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My Reflections On the Cuban Church by Jean Johnson

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NEWS!!! NUESTRA RADIO Estamos iniciando transmisiones de Radio desde nuestra iglesia por internet. Un sueño hecho realidad. Por el momento se escuchará nuestra música y predicaciones del pastor Alejandro Nieto. Más adelante iniciaremos las transmisiones en vivo de nuestros cultos y otros. #radio #emisora #cristiana #soyligueño #lec www.ministeriotv.com/channel/view/iglecuba-1608

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Someone has asked us for details of a church for a town they are visiting on holiday in Cuba. It has been a joy to give details of one where they can visit to encourage brothers and sisters in Cuba.

They then generously asked how they might bring blessing to those they visit, perhaps with a bible or gifts for the children in the church. We were greatly encouraged by this desire to love in a generous and sacrificial way, but - after careful thought - I (Carl Chambers, chair of Cuba para Cristo) replied along these lines. I commend it to you if you seek to be wise in your generous love for Cuba.

"Thank you for asking this. I appreciate your concern and thank God for your desire to help, with generous love for others.

Since you ask how best to help, permit me to be so bold as to make some comments which might orientate you differently.

There is a real danger in Cuba, as in so many parts of the world, of developing a mentality that says “when a foreigner comes, it’s like Christmas”. Ie gifts arrive with the unknown visitor from afar.

This is damaging in a number of ways. It breeds a dependency on those who come, and it provokes a lack of gratitude for what they have (which you will see is minimal, but is not nothing).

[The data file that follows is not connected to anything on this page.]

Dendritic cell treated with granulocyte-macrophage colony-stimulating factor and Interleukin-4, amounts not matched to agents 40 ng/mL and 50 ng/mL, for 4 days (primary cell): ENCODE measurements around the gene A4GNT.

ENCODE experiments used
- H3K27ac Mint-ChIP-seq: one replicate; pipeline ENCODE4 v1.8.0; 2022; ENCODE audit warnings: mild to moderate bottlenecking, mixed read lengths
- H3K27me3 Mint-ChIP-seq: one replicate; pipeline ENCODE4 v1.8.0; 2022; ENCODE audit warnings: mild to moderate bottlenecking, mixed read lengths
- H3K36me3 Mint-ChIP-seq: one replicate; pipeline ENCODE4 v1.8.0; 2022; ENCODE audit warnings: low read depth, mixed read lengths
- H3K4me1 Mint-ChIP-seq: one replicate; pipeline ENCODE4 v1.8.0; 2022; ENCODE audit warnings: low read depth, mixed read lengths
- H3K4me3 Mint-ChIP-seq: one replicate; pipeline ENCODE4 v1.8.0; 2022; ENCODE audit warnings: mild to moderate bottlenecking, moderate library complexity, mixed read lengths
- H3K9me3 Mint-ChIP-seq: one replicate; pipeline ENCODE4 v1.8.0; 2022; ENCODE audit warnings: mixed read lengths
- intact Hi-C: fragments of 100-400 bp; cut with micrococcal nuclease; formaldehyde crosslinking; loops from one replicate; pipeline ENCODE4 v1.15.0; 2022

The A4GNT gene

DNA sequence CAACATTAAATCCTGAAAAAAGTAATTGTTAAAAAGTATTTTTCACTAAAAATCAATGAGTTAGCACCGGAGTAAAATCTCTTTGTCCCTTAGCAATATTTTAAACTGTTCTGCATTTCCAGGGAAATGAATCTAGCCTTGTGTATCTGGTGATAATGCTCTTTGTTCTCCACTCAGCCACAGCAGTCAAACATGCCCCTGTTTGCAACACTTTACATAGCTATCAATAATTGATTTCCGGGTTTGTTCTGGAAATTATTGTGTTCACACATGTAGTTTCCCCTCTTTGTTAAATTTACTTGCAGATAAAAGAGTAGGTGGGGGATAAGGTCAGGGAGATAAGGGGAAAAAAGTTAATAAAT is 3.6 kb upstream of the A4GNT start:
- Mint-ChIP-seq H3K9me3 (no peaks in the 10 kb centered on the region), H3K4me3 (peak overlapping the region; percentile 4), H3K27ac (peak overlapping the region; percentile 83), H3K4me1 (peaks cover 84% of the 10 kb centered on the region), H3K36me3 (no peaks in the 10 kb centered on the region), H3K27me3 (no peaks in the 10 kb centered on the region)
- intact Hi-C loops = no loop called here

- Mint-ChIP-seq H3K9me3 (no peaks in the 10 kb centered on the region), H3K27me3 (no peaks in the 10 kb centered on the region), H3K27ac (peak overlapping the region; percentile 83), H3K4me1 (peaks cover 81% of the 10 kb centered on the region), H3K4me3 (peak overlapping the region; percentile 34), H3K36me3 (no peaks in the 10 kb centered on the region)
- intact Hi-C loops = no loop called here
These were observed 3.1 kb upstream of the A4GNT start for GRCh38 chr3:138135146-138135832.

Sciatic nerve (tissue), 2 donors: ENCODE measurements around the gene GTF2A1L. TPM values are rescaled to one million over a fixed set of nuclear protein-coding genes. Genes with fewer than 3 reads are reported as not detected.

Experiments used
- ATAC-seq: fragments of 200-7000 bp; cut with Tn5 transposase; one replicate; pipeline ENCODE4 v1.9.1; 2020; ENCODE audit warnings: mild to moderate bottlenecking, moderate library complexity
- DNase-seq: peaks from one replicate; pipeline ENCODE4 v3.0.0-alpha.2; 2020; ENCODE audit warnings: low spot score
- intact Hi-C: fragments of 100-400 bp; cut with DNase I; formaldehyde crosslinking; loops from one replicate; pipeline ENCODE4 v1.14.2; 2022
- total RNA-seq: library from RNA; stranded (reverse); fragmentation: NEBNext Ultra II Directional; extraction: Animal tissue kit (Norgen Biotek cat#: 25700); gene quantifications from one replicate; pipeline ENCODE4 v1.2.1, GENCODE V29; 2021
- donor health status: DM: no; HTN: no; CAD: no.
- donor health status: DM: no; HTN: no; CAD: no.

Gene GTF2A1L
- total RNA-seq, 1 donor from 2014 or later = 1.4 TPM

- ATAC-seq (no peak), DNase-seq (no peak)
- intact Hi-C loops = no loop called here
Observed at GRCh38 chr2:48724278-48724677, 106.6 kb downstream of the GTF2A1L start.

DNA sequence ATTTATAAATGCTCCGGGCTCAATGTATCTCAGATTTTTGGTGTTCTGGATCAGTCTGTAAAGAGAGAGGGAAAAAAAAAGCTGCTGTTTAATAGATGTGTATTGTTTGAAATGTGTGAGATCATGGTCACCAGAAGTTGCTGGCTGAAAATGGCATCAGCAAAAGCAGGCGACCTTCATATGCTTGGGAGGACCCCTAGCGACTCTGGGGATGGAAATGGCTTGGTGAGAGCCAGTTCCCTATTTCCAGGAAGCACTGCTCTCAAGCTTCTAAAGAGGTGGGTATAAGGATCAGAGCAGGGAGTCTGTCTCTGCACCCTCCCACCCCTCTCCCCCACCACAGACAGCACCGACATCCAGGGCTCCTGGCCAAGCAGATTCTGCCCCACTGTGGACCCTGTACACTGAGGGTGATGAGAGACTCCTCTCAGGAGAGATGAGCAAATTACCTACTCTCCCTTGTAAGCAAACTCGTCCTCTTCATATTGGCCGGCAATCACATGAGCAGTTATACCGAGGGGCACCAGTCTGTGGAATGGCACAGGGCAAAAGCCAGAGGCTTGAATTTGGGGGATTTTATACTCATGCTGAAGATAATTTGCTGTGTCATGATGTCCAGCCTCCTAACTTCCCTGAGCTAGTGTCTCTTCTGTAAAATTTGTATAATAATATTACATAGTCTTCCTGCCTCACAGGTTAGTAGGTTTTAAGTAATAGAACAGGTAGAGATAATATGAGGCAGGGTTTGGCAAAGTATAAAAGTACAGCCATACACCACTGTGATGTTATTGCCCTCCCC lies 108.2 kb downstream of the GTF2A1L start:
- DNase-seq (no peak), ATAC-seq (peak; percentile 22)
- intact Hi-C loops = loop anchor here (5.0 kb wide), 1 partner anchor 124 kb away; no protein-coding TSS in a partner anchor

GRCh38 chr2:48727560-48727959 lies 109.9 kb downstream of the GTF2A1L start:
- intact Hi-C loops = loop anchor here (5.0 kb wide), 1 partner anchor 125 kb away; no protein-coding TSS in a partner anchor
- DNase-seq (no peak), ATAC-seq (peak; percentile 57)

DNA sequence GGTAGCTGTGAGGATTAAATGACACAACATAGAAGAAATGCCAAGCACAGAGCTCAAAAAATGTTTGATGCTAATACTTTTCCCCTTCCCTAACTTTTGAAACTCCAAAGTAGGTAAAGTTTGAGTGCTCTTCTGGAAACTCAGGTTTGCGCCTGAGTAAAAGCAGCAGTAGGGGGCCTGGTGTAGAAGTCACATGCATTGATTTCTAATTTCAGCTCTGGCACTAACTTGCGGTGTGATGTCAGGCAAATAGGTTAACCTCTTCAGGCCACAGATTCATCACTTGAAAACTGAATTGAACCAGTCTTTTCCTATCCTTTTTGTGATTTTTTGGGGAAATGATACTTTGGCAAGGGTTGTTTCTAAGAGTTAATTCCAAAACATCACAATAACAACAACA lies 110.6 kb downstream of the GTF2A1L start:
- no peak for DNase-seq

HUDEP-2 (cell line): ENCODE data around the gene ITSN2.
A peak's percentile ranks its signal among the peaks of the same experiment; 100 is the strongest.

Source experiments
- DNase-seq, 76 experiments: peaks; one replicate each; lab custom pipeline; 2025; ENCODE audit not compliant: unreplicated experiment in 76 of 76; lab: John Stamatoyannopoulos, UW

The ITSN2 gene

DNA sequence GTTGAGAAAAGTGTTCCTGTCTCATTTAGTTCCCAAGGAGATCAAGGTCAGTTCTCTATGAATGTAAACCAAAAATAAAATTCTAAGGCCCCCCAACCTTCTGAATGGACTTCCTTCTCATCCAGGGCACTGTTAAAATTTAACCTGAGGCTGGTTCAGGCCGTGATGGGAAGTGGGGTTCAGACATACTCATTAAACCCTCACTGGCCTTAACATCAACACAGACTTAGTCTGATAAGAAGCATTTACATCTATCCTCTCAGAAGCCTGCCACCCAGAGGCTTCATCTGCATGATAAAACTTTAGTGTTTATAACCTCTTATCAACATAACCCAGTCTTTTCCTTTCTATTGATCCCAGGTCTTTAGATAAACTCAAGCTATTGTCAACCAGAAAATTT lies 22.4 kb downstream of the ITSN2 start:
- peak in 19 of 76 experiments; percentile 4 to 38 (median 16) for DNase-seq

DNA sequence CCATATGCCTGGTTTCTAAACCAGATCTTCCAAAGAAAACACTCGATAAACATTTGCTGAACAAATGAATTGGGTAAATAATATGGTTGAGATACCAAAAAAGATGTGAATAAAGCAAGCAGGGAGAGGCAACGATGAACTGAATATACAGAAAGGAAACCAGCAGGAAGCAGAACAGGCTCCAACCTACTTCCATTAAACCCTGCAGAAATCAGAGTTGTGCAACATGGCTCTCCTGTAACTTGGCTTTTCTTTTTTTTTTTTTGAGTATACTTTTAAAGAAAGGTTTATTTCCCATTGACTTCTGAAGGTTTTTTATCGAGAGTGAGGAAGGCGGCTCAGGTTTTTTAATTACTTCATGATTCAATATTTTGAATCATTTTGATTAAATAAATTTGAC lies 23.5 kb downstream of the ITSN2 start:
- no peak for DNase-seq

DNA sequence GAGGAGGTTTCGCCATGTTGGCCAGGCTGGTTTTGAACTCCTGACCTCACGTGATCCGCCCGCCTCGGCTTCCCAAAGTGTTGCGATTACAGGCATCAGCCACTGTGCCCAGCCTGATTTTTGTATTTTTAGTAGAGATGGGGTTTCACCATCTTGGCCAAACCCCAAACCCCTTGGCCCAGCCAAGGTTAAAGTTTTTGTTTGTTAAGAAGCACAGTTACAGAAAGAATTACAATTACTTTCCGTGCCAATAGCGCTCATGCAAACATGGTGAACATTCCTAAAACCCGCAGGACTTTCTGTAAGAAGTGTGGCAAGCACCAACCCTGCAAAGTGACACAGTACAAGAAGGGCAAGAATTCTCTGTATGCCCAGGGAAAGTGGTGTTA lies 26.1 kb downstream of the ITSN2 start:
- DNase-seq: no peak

It can also breed a deceitful culture, where people learn to tell stories that the innocent unsuspecting foreigner believes (and can be excited by). With almost thirty years experience in Cuba, I would still admit that if I met someone for the first time, I wouldn’t know if what they were telling me was true. This is hard to say but based on experience. (The UK parallel is exemplified by the debate in Windsor over who is really homeless... we want to help, but sometimes this encourages people who look like the homeless but aren’t).

I am categorically not saying that every Cuban Christian is a liar. Just that we are not qualified to discern.

I do think there is something lovely about taking a bible and gifts, of course. If I may suggest, don’t give anything to someone you don’t know. The pastor is in a position of responsibility, so ask if you can give it to the church through him, to give to those in need. Similarly, if you take gifts, then give to the church through him. (But I would urge caution. Varadero is, by Cuban standards, very prosperous, so most at risk of developing a worldly attitude).

This is very hard, I admit. Our hearts go out for those we see with needs that we have met. But crucially, we often see these needs as material, when the Christian knows they are always so much more spiritual. God does provide .. yes, through foreign help, but equally through people’s own resources. Often the former can crowd out the latter, meaning that helping actually hurts.